All processes successfully terminated.
Process 1: run time = 14, ended at 14
Simulation 2
All processes successfully terminated.
Process 1: run time = 6, ended at 12
Process 2: run time = 6, ended at 21
Process 3: run time = 9, ended at 19
Simulation 3
Deadlock detected at time 2 involving…
Processes 1, 2
Resources 2, 1
Simulation 4
Deadlock detected at time 12 involving…
Processes 1, 2, 3
Resources 2, 3, 1
Simulation 5
Deadlock detected at time 40 involving…
Processes 4, 5, 7
Resources 3, 5, 4
Expected Output for the Sample Input (with trace enabled)

Simulation 1
0: process 1: L1
(resource 1 allocated to process 1)
1: process 1: L2
(resource 2 allocated to process 1)
2: process 1: C10
3: process 1: C9
4: process 1: C8
5: process 1: C7
6: process 1: C6
7: process 1: C5
8: process 1: C4
9: process 1: C3
10: process 1: C2
11: process 1: C1
12: process 1: U1
(resource 1 released)
13: process 1: U2
(resource 2 released) (process 1 terminated) All processes successfully terminated.
Process 1: run time = 14, ended at 14
Simulation 2
0: process 1: L1
(resource 1 allocated to process 1)
1: process 2: L1
(resource 1 unavailable)
1: process 3: L3
(resource 3 allocated to process 3)
2: process 1: L2
(resource 2 allocated to process 1)
3: process 3: C5
4: process 1: C2
5: process 3: C4
6: process 1: C1
7: process 3: C3
8: process 1: U1
(resource 1 released)
(process 2 unblocked)
9: process 3: C2
10: process 2: L1
(resource 1 allocated to process 2)
11: process 1: U2
(resource 2 released)
(process 1 terminated)
12: process 3: C1
13: process 2: L2
(resource 2 allocated to process 2)
14: process 3: U3
(resource 3 released)
15: process 2: C2
16: process 3: C2
17: process 2: C1
18: process 3: C1
(process 3 terminated)
19: process 2: U1
(resource 1 released)
20: process 2: U2
(resource 2 released)
(process 2 terminated)
All processes successfully terminated.
Process 1: run time = 6, ended at 12
Process 2: run time = 6, ended at 21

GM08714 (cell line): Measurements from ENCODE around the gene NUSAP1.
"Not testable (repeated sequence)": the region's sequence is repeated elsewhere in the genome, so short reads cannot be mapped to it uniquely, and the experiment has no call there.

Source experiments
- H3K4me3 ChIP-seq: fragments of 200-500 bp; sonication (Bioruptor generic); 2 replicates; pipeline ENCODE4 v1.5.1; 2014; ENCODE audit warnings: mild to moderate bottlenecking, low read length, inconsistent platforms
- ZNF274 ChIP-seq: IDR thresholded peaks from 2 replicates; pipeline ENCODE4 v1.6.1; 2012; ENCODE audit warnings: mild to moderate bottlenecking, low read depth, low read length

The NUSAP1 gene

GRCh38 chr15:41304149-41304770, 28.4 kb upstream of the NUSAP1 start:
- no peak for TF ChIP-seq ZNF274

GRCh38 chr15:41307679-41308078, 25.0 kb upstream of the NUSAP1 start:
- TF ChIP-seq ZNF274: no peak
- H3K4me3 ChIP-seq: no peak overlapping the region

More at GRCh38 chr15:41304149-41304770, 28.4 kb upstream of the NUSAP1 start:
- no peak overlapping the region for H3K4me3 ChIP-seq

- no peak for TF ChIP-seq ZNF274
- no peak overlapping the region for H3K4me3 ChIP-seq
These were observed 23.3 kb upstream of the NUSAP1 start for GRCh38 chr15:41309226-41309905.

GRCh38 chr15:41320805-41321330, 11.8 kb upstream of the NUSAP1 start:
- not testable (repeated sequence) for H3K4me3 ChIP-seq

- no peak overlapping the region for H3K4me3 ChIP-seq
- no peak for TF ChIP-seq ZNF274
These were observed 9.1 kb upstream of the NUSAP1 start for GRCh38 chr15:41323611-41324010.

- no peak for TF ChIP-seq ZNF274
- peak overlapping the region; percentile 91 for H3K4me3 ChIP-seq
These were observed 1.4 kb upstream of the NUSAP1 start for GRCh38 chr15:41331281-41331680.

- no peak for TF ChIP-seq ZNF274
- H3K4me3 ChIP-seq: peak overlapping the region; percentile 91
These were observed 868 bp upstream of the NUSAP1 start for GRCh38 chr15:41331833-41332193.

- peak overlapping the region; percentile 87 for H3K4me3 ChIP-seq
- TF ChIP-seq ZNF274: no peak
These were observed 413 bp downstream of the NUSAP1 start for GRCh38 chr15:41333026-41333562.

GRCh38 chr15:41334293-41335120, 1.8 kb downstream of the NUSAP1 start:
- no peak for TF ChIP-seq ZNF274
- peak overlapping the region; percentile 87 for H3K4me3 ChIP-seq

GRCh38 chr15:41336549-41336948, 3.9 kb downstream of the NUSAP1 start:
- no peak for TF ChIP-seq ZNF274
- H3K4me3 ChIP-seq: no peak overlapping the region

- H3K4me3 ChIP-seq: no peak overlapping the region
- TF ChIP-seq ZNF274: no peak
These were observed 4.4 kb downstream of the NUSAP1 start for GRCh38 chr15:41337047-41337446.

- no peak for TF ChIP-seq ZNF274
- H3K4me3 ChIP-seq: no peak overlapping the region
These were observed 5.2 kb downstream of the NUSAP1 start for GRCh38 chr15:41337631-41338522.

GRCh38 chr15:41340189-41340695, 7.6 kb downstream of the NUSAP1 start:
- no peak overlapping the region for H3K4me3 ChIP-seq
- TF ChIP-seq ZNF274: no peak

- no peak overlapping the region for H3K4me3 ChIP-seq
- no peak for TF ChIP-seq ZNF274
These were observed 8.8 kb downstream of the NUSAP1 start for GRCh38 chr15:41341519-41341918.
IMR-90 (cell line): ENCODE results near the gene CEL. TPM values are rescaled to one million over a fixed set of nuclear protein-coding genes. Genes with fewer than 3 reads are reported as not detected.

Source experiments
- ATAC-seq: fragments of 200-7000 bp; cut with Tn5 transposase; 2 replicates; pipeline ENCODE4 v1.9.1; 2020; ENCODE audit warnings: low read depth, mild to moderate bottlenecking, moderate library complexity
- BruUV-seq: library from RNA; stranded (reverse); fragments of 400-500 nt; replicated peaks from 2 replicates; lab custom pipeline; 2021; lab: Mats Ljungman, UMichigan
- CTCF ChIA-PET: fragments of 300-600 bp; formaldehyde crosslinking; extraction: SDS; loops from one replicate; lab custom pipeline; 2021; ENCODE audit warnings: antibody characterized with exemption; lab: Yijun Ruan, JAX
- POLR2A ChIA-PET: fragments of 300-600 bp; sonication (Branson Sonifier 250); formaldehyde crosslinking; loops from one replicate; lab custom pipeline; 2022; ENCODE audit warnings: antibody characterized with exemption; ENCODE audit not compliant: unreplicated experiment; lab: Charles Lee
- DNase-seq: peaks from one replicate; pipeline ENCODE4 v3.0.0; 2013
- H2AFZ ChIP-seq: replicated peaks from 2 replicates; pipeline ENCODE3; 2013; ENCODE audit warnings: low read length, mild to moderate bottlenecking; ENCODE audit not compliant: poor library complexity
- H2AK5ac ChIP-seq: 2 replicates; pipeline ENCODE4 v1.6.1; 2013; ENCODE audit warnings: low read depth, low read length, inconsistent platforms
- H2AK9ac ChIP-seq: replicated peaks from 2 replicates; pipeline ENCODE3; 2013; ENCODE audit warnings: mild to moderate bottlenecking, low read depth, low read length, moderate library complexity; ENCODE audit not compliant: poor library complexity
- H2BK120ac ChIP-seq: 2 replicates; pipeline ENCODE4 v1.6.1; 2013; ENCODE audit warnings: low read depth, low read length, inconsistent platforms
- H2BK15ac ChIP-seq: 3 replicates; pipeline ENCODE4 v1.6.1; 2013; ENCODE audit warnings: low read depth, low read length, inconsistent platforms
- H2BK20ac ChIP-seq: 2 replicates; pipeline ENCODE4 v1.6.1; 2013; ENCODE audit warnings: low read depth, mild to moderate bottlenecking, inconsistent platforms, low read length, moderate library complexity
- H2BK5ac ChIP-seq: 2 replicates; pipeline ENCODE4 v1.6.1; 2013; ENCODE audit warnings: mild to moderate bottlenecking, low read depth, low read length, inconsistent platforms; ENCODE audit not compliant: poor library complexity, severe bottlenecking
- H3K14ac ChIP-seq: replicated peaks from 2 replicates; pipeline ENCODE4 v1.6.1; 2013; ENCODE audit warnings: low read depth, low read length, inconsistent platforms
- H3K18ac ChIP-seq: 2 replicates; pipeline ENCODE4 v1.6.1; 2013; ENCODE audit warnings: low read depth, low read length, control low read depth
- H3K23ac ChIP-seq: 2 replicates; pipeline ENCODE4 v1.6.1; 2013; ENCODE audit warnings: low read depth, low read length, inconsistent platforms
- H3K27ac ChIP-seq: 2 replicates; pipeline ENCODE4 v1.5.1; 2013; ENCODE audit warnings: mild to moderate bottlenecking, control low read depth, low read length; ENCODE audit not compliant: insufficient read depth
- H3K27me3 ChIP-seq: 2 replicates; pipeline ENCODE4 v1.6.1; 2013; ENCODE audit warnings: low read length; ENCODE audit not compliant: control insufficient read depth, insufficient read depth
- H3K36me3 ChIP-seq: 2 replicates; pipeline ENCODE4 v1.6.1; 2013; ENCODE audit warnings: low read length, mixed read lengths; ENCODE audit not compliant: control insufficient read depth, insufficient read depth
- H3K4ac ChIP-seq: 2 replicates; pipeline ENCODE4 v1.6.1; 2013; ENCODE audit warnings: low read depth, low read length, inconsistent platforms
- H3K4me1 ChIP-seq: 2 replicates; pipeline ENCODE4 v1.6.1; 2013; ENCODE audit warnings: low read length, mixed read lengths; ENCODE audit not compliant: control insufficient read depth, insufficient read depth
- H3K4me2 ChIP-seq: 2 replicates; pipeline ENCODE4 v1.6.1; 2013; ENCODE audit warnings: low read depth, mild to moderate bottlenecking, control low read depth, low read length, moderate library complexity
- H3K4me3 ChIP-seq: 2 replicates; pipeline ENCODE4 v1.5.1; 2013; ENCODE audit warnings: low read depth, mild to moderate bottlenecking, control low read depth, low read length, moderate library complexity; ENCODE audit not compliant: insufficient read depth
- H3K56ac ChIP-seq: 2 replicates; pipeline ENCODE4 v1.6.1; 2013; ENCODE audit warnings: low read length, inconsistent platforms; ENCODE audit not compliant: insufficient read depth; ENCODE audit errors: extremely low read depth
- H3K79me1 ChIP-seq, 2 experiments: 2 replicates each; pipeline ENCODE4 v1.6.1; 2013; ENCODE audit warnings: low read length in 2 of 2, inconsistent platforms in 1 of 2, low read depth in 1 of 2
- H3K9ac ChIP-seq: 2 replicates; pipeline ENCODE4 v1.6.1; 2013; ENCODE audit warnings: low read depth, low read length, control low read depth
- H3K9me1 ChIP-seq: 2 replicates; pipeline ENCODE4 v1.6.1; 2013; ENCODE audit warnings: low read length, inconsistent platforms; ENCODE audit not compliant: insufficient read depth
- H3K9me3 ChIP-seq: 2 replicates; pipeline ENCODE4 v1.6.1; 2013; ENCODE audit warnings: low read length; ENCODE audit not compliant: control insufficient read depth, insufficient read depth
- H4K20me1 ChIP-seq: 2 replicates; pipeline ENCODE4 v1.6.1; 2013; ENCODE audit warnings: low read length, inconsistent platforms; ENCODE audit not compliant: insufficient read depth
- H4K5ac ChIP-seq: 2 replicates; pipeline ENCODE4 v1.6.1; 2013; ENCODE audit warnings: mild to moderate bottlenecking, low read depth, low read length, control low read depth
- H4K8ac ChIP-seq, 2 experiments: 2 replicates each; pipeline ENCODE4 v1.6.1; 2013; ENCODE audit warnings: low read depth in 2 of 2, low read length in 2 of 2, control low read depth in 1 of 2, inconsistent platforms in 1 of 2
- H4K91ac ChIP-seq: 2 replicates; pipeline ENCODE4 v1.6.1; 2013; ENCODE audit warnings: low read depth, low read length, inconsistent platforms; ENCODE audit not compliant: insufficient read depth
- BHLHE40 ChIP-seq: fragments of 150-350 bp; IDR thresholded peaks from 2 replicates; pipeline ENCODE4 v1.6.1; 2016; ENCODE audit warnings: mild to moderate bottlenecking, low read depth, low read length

Process 3: run time = 9, ended at 19
Simulation 3
0: process 1: L1
(resource 1 allocated to process 1)
1: process 2: L2
(resource 2 allocated to process 2)
2: process 1: L2
(resource 2 unavailable)
2: process 2: L1
(resource 1 unavailable)
Deadlock detected at time 2 involving…
Processes 1, 2
Resources 2, 1
Simulation 4
0: process 1: L1
(resource 1 allocated to process 1)
1: process 2: L2
(resource 2 allocated to process 2)
2: process 3: L3
(resource 3 allocated to process 3)
3: process 1: C3
4: process 2: C3
5: process 3: C3
6: process 1: C2
7: process 2: C2
8: process 3: C2
9: process 1: C1
10: process 2: C1
11: process 3: C1
12: process 1: L2
(resource 2 unavailable)
12: process 2: L3
(resource 3 unavailable)
12: process 3: L1 (resource 1 unavailable)
Deadlock detected at time 12 involving…
Processes 1, 2, 3
Resources 2, 3, 1
Simulation 5
0: process 1: L1
(resource 1 allocated to process 1)
1: process 2: C3
2: process 3: C3
3: process 4: L4
(resource 4 allocated to process 4)
4: process 5: L3
(resource 3 allocated to process 5)
5: process 6: L6
(resource 6 allocated to process 6)
6: process 7: L5
(resource 5 allocated to process 7)
7: process 1: C5
8: process 2: C2
9: process 3: C2
10: process 4: C6
11: process 5: C5
12: process 6: C5
13: process 7: C2
14: process 1: C4
15: process 2: C1
16: process 3: C1
17: process 4: C5
18: process 5: C4
19: process 6: C4
20: process 7: C1
21: process 1: C3
22: process 2: L3
(resource 3 unavailable)
22: process 3: L2
(resource 2 allocated to process 3)
23: process 4: C4
24: process 5: C3
25: process 6: C3
26: process 7: L4
(resource 4 unavailable)
26: process 1: C2
27: process 3: C2
28: process 4: C3
29: process 5: C2
30: process 6: C2
31: process 1: C1
32: process 3: C1
33: process 4: C2
34: process 5: C1
35: process 6: C1
36: process 1: L2
(resource 2 unavailable)
36: process 3: U2
(resource 2 released)
(process 1 unblocked)
37: process 4: C1
38: process 5: L5
(resource 5 unavailable)
38: process 6: L2
(resource 2 allocated to process 6)
39: process 1: L2
(resource 2 unavailable)
39: process 3: C3
40: process 4: L3 (resource 3 unavailable)
Deadlock detected at time 40 involving…
Processes 4, 5, 7
Resources 3, 5, 4